President Biden issued a stern warning, saying, “Our response began today. It will continue at times and places of our choosing. Let all those who might seek to do us harm know this: If you harm an American, we will respond.” This statement underscores a commitment to a sustained and strategic response, rather than a singular retaliatory act.
John Kirby, a spokesperson for the National Security Council, noted that the selected targets were chosen meticulously to minimize civilian casualties and were based on definitive evidence linking them to attacks on US personnel in the region. However, he refrained from disclosing the specifics of this evidence.
Here is what you need to know about Kataib Hezbollah, the group blamed for killing US troops:
Kataib Hezbollah, or the Hezbollah Brigades, is an Iran-backed Iraqi militia group that has been accused of launching a drone strike in Jordan that killed three US soldiers on January 28, 2024.
The group is one of the most powerful and secretive factions within the Popular Mobilization Forces (PMF), an umbrella organization of mostly Shia armed groups that fought against the Islamic State (IS) group in Iraq with the support of Iran and the US.
Kataib Hezbollah was founded in 2007 by Abu Mahdi al-Muhandis, a veteran Iraqi militant who was close to Iran’s top general Qasem Soleimani. Both men were killed in a US drone strike in Baghdad in January 2020, sparking a major escalation of tensions between the US and Iran.
The group’s ideology is based on the doctrine of Wilayat al-Faqih, or the Guardianship of the Jurist, which grants Iran’s Supreme Leader Ayatollah Ali Khamenei the ultimate authority over all Shia Muslims. The group also follows the teachings of Lebanon’s Hezbollah, which is also backed by Iran and has fought against Israel and the US.
The US has designated Kataib Hezbollah as a foreign terrorist organization since 2009 and has imposed sanctions on its leaders and members.
The group has denied any involvement in some of the attacks and has accused the US of violating Iraq’s sovereignty and supporting IS and Israel. The group has also vowed to continue its resistance against the US and its allies until they leave Iraq and the region.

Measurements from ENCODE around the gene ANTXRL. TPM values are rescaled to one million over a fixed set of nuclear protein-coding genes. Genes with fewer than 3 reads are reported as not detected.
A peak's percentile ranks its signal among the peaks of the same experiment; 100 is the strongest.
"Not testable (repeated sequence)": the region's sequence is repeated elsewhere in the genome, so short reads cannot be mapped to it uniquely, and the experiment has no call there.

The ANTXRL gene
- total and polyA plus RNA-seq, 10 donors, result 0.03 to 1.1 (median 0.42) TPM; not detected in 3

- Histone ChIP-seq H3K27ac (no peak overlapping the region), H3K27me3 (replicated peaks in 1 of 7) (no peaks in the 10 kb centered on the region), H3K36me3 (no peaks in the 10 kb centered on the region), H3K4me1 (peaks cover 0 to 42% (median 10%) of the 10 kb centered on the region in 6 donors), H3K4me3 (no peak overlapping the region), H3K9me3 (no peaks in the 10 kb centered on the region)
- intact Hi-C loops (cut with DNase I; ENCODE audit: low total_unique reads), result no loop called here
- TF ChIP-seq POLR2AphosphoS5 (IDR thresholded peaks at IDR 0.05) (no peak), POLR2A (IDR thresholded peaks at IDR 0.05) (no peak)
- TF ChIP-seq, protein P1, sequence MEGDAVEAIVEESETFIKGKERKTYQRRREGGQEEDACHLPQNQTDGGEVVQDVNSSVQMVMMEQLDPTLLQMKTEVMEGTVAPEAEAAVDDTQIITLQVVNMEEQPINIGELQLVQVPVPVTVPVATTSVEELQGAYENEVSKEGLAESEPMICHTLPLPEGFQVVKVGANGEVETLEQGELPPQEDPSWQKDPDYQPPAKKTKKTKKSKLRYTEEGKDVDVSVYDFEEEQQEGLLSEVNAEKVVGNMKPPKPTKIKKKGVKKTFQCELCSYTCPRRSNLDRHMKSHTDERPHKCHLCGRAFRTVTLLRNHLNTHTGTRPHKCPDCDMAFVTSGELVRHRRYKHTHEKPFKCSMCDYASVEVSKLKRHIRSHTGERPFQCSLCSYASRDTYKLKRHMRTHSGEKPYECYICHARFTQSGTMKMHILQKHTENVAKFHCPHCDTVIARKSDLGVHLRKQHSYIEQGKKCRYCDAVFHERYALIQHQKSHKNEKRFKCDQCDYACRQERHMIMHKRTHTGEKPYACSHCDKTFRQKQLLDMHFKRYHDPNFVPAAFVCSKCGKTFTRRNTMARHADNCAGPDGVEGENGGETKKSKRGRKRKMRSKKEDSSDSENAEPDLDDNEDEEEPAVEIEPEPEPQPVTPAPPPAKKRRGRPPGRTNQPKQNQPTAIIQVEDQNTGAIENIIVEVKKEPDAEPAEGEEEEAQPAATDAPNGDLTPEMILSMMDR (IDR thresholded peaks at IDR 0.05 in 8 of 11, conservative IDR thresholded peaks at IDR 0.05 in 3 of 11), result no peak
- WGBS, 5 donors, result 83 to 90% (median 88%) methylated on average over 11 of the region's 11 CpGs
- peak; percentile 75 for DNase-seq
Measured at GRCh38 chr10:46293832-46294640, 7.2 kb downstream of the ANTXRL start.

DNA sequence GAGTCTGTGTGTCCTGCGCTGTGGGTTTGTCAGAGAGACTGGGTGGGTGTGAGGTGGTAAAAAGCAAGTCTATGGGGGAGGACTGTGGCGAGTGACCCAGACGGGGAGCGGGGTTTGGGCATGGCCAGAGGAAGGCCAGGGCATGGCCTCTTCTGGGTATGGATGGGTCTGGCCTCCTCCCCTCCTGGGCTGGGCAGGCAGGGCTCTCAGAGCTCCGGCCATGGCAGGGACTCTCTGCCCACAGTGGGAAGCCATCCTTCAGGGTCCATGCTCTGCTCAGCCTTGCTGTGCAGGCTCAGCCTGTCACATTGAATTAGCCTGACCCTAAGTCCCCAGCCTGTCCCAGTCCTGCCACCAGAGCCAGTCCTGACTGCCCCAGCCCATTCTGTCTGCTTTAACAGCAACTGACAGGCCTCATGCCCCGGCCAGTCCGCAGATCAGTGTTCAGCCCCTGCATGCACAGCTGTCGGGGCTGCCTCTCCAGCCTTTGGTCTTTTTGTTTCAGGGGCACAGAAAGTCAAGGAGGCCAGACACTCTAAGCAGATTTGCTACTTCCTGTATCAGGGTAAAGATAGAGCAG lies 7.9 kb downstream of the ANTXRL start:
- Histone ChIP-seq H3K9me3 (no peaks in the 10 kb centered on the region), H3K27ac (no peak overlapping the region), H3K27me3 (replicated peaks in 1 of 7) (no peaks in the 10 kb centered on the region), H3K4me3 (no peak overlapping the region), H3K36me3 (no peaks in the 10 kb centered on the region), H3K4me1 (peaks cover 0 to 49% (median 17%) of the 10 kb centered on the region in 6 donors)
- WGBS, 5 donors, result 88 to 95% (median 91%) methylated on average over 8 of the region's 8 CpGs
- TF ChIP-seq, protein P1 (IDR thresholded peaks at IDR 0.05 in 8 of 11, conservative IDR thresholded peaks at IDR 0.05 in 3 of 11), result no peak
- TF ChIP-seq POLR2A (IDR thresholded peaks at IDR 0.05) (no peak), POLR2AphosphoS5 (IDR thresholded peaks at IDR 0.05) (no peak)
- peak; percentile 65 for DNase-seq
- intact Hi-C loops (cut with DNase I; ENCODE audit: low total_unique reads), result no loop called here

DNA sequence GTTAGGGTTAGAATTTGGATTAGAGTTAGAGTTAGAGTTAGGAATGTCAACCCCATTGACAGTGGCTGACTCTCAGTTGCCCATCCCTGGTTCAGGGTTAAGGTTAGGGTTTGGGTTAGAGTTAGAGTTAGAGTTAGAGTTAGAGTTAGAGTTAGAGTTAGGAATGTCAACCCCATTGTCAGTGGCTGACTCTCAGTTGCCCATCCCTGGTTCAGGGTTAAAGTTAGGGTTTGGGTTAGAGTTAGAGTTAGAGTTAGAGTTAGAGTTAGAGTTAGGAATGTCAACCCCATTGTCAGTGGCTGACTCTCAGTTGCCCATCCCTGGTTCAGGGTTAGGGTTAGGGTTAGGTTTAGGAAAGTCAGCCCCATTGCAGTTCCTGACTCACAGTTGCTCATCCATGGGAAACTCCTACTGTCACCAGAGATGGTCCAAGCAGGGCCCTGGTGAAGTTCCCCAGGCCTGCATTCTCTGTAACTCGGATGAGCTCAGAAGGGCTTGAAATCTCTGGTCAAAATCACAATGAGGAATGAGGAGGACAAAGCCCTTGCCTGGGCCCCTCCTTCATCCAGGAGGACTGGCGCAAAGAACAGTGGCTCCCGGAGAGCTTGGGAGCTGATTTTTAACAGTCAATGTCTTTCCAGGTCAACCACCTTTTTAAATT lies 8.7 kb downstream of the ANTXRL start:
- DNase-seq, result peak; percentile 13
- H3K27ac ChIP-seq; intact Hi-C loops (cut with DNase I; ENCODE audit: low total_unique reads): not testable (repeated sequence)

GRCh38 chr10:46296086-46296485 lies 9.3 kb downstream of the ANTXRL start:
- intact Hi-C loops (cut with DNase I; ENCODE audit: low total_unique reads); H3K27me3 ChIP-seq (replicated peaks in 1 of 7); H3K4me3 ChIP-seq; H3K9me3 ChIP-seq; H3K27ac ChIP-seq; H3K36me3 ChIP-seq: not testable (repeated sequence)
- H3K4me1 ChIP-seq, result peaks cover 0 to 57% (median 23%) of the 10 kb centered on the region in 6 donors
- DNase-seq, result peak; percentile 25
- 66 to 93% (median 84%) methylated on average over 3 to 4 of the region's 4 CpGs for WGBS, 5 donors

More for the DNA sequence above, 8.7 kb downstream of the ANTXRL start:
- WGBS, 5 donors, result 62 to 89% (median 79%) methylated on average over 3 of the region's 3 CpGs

The group’s current leader is Abu Fadak al-Mohammadawi, who succeeded al-Muhandis after his death. He is also the deputy head of the PMF, which is formally part of the Iraqi security forces but operates with a high degree of autonomy and influence.
The group’s size and structure are not clear, but it is estimated to have thousands of fighters and a network of cells and supporters across Iraq and beyond. The group also has access to a variety of weapons, including rockets, mortars, drones, and explosives.
Though it does not publicly confirm or deny links, the group is widely seen to have fielded a political party for the first time in 2021 elections in Iraq, winning several seats in parliament.
Kataib Hezbollah has been involved in several attacks against US forces and interests in Iraq and the region, as well as against Sunni and Kurdish groups that it considers enemies. The group has also deployed fighters to Syria to support President Bashar al-Assad’s regime against the rebels.
Some of the notable attacks attributed to Kataib Hezbollah include:
– In June 2011, the group claimed responsibility for a rocket attack on a US base near Baghdad that killed six US soldiers and wounded 14 others.
– In December 2019, the group fired more than 30 rockets at a US base in Kirkuk, killing a US contractor and wounding four US soldiers and two Iraqi soldiers.
– In March 2020, the group launched another rocket attack on a US base in Taji, killing two US soldiers and one British soldier and wounding 14 others.
– In January 2021, the group claimed responsibility for a twin suicide bombing in Baghdad that killed at least 32 people and wounded more than 100 others, the deadliest attack in the city in three years.
– In January 2024, the group, along with other PMF factions, claimed responsibility for a drone strike on a US base in Jordan, near the Syrian border, that killed three US soldiers and wounded dozens more.
(With inputs from agencies)